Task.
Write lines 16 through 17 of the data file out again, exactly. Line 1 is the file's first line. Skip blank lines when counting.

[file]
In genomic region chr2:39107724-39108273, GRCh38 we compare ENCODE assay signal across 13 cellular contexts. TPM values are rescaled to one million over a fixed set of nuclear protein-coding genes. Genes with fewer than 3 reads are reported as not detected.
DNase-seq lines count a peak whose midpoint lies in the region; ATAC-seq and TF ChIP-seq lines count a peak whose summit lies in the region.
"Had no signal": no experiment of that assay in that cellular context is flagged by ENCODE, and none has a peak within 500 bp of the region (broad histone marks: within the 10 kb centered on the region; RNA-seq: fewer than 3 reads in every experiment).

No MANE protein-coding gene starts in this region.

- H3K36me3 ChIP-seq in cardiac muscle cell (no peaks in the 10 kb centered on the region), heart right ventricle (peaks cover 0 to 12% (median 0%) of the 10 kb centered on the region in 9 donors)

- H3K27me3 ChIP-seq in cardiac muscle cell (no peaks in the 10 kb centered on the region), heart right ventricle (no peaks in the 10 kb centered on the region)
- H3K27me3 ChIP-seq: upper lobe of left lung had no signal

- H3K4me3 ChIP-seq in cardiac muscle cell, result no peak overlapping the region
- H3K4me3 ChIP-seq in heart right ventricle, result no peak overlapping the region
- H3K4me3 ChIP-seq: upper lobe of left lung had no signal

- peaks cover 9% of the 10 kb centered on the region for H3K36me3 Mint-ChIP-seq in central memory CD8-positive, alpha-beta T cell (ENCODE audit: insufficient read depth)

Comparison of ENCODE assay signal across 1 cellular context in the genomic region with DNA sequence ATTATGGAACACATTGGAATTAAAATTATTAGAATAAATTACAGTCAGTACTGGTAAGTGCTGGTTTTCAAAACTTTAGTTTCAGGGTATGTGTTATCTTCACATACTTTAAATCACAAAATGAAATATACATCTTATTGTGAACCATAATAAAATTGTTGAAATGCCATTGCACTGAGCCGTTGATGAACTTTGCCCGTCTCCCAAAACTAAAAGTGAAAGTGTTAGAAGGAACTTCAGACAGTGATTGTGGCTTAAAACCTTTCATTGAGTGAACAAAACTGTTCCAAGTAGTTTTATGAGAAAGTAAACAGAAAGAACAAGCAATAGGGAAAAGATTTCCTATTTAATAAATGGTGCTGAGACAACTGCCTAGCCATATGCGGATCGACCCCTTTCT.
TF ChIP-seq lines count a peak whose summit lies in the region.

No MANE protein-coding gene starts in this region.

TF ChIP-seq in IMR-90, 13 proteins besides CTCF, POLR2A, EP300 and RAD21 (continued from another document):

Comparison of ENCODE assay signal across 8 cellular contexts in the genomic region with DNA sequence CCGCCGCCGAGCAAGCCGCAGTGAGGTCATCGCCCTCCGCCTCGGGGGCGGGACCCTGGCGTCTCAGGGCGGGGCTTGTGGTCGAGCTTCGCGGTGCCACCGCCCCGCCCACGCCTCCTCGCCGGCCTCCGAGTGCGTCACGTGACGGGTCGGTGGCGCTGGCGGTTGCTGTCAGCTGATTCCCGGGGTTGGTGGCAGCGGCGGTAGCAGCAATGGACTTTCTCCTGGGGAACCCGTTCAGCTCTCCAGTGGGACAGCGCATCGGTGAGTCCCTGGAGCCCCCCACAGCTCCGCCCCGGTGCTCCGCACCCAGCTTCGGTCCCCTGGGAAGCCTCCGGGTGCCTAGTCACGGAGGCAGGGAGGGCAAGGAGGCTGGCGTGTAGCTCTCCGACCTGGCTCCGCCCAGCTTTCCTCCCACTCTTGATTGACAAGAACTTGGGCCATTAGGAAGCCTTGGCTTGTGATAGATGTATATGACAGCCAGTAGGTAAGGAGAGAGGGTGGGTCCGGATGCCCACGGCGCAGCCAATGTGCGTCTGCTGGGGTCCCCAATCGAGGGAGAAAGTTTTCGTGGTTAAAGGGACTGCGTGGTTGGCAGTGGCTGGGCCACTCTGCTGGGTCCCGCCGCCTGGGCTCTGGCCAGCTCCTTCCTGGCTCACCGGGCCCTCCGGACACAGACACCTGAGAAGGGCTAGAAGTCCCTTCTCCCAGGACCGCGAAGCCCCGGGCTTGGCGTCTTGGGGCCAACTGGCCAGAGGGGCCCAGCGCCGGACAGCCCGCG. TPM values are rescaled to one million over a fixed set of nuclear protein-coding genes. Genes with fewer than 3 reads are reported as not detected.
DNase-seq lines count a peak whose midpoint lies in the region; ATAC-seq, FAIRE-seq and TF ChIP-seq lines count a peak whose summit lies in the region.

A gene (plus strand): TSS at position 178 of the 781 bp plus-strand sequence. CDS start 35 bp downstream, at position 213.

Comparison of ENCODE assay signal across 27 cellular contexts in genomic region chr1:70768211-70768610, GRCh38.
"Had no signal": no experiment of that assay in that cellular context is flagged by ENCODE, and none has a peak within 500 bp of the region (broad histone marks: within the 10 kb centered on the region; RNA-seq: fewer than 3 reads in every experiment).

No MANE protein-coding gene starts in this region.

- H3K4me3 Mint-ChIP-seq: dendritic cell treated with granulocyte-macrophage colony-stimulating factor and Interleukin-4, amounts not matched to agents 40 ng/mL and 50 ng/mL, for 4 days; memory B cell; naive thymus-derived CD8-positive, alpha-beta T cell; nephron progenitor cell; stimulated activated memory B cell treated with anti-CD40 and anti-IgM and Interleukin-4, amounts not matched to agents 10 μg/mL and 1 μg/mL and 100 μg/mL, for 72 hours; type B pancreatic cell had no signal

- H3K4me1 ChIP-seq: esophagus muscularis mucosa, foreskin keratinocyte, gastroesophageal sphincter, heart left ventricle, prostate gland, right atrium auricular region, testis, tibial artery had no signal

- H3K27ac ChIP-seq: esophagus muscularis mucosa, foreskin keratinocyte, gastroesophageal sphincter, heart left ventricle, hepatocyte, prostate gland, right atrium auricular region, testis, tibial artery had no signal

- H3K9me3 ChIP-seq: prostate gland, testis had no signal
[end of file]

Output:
Comparison of ENCODE assay signal across 8 cellular contexts in the genomic region with DNA sequence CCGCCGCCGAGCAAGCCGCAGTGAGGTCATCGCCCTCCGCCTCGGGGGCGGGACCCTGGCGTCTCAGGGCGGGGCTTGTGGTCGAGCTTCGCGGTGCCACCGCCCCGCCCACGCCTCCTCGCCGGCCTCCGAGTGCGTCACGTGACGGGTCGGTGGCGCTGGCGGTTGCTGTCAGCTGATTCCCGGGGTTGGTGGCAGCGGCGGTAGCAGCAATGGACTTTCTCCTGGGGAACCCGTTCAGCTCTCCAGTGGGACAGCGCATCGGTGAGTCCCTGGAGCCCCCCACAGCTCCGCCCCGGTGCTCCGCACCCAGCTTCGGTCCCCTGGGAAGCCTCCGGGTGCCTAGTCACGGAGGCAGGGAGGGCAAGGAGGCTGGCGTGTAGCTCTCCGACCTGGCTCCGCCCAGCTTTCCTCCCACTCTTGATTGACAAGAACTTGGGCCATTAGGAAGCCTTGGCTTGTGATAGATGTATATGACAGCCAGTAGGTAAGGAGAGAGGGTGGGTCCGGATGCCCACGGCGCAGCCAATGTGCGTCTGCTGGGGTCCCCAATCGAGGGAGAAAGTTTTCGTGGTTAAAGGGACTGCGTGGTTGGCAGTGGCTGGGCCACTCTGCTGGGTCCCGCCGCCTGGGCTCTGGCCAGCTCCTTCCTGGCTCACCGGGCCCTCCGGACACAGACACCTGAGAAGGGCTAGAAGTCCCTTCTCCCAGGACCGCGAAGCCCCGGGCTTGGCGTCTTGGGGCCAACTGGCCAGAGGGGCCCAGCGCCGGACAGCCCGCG. TPM values are rescaled to one million over a fixed set of nuclear protein-coding genes. Genes with fewer than 3 reads are reported as not detected.
DNase-seq lines count a peak whose midpoint lies in the region; ATAC-seq, FAIRE-seq and TF ChIP-seq lines count a peak whose summit lies in the region.